Counterclaim plaintiffs maintain that Solvay does business in New York through TSAC, a service organization which collects information exclusively for Solvay and the "Solvay group" (a term used to describe Solvay's subsidiaries and affiliates).[19] Based on the following allegations, gleaned from the deposition of Silvia W. Ritchie, Executive Administrative Assistant to the President and Office Manager of TSAC, counterclaim plaintiffs ask this Court to find that TSAC is an "agent" or "department" of Solvay, thus subjecting Solvay to the jurisdiction of this Court.

Counterclaim plaintiffs allege that TSAC receives direct requests for information from individual departments within Solvay and from individual members of the "Solvay group". They further allege that TSAC's revenues are derived solely from its service contract with Solvay. Moreover, TSAC provides certain incidental services to Solvay and the "Solvay group" including making travel arrangements and hotel accomodations. In addition, plaintiffs allege that TSAC makes a yearly financial report *1465 to the Department of Finance at Solvay.[20] Finally, plaintiffs allege that Solvay derives economic benefit from TSAC's operations.[21] In sum, TSAC has been described by Michael Osterreith, a Soltex director, as the "eyes and ears" of Solvay.[22]

Counterclaim defendants have relied on the deposition of Silvia W. Ritchie, the same source relied on by the counterclaim plaintiffs, to show that TSAC is neither an "agent" nor a "department" of Solvay. According to the counterclaim defendants, TSAC has its own directors, officers and employees, none of whom is an employee of Solvay, who conduct and control the daily operations of TSAC. (Ritchie Deposition, pp. 69, 94-95, 98-100). They further allege that TSAC maintains separate corporate books and records, bank accounts and audited financial statements. (Id. at 93-94). Finally, the counterclaim defendants point out that TSAC does not submit regular reports concerning its activities to Solvay (id. at 87-91), and Solvay does not supervise TSAC's daily operations. (Id. at 94, 110-11).[23]

Ms. Ritchie, in her deposition, also testified with respect to Alkor, which is located in New York and is a part of TSAC. (Ritchie Deposition, pp. 14, 83). Alkor purchases and resells, as a distributor, roofing products manufactured by Alkor Gmbh, which is a European company indirectly owned by Solvay.[24] (Id. p. 18). Alkor receives orders from salesmen in the United States, which are filled either from inventory maintained in the United States or are transferred to the European headquarters to be filled. (Id., pp. 124-125).

A foreign corporation is amenable, of course, to jurisdiction under N.Y.Civ. Prac.Law § 301 (McKinney 1971) if it is "engaged in such a continuous and systematic course of `doing business' here as to warrant a finding of its `presence' in this jurisdiction." Simonson v. International Bank, 14 N.Y.2d 281, 285, 251 N.Y.S.2d 433, 200 N.E.2d 427 (1964). A corporation, moreover, is amenable to jurisdiction in New York when the "systematic activities of a subsidiary in this state may fairly be attributed to the parent." Bulova, supra, 508 F. Supp. at 1333. In Frummer v. Hilton Hotels Int., 19 N.Y.2d 533, 537, 281 N.Y.S.2d 533, 227 N.E.2d 851 (1967), the Court held that the parent corporation was doing business in New York because its local subsidiary "does all the business which Hilton (U.K.) could do were it here by its own officials." In Frummer the non-profit New York subsidiary generated business for the parent's hotels through public relations and publicity work and the acceptance and confirmation of room reservations. Similarly, in Bush v. Stern Bros. & Co., 524 F. Supp. 12, 14 (S.D.N.Y.1981), the court held that in order to sustain jurisdiction over a foreign defendant, "the business done in New York (by its agent) must be a substantial part of defendant's main business."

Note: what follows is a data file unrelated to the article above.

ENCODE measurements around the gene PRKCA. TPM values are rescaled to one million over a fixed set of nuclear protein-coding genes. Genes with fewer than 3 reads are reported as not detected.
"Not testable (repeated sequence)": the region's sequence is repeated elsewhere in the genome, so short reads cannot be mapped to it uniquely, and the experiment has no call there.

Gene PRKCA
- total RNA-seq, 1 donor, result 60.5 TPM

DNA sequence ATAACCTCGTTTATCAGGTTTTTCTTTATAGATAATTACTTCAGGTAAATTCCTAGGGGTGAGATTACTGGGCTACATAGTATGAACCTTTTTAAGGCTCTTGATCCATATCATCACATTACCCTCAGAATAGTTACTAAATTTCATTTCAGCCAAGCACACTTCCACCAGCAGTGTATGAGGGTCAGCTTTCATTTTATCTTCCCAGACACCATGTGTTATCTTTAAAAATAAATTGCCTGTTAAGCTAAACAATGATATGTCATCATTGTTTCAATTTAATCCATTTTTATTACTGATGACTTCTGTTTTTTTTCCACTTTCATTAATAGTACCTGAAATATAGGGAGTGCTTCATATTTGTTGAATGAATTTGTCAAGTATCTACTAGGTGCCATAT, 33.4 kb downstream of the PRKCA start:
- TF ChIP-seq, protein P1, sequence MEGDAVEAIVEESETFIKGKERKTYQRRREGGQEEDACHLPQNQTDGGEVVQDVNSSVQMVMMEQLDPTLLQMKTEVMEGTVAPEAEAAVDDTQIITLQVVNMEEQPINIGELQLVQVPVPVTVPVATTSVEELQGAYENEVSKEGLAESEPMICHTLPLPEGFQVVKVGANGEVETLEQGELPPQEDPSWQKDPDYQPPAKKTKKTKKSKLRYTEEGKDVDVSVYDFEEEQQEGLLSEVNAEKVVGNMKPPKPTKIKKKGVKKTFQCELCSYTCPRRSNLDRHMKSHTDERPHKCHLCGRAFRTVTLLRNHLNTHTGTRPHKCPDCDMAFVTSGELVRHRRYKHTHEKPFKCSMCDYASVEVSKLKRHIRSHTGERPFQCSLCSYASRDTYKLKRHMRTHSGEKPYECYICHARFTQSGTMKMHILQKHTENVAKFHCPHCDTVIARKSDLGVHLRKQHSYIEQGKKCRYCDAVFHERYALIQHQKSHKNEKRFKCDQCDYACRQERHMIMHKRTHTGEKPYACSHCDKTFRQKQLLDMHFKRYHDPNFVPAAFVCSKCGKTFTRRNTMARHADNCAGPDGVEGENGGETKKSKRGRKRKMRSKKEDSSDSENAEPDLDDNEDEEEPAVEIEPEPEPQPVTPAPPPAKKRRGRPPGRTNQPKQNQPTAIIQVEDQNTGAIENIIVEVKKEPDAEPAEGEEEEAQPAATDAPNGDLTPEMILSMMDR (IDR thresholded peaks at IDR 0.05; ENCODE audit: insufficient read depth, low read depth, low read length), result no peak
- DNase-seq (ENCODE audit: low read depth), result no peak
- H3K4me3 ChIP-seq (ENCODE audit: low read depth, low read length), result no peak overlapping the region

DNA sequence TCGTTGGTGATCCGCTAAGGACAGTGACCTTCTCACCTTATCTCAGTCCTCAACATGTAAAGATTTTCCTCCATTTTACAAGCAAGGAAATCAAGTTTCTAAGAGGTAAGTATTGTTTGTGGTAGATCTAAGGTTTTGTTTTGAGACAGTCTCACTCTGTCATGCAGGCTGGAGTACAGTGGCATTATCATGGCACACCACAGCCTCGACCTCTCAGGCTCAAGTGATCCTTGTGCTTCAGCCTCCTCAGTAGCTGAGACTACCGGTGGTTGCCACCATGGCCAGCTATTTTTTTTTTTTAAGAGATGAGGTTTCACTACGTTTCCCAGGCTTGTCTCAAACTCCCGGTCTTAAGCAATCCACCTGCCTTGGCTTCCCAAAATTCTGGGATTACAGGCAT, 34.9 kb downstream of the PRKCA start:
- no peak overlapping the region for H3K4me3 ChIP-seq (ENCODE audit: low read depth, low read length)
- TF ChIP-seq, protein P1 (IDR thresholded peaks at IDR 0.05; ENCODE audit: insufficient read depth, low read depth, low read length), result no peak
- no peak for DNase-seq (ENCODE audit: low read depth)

Here TSAC is neither a manufacturing nor a sales subsidiary of Solvay. It does not engage in the activities which are Solvay's "corporate raison d'etre." Bulova, supra, 508 F. Supp. at 1341. TSAC's activities do not appear to be particularly significant, in a business sense, to Solvay's overall activities, namely the manufacture and sale of chemical and biochemical products. *1466 See Marantis v. Dolphin Aviation Inc., 453 F. Supp. 803, 807 (S.D.N.Y.1978). TSAC does not generate business for Solvay either by direct sales or the taking or confirming of orders. The fact that TSAC is a wholly-owned subsidiary of Solvay which primarily gathers information for Solvay and the "Solvay group" is jurisdictionally irrelevant since TSAC does not do that business which Solvay would do were it present and doing business in New York.[25] Thus, TSAC is not acting as Solvay's agent for the purpose of conducting business in New York.

Whether or not TSAC is a "mere department" of Solvay is also irrelevant from a jurisdictional perspective. A subsidiary has been found to be a "mere department" of the parent when the parent exercises almost total control over the subsidiary's activities. Such control is evidenced by financial domination, control of sales and internal corporate policies. Here, TSAC may indeed be a research and information department of Solvay. As mentioned earlier, TSAC's only client is Solvay for whom it gathers information relating to sales, marketing, technology and government regulations. Nonetheless, this type of activity, even if performed by Solvay directly, would not be sufficient to support a finding that Solvay is "doing business" in New York.

The question of what constitutes "doing business" is not easily answered. There is no magical formula for evaluating the evidence; each case must be decided on its own facts.

It is self evident ... that a doing business determination is unique to each case, requiring a careful consideration of all the facts and circumstances without relying too heavily on any one factor. Katz Agency Inc., v. Evening News Ass'n., 514 F. Supp. 423, 427 (S.D.N.Y. 1981).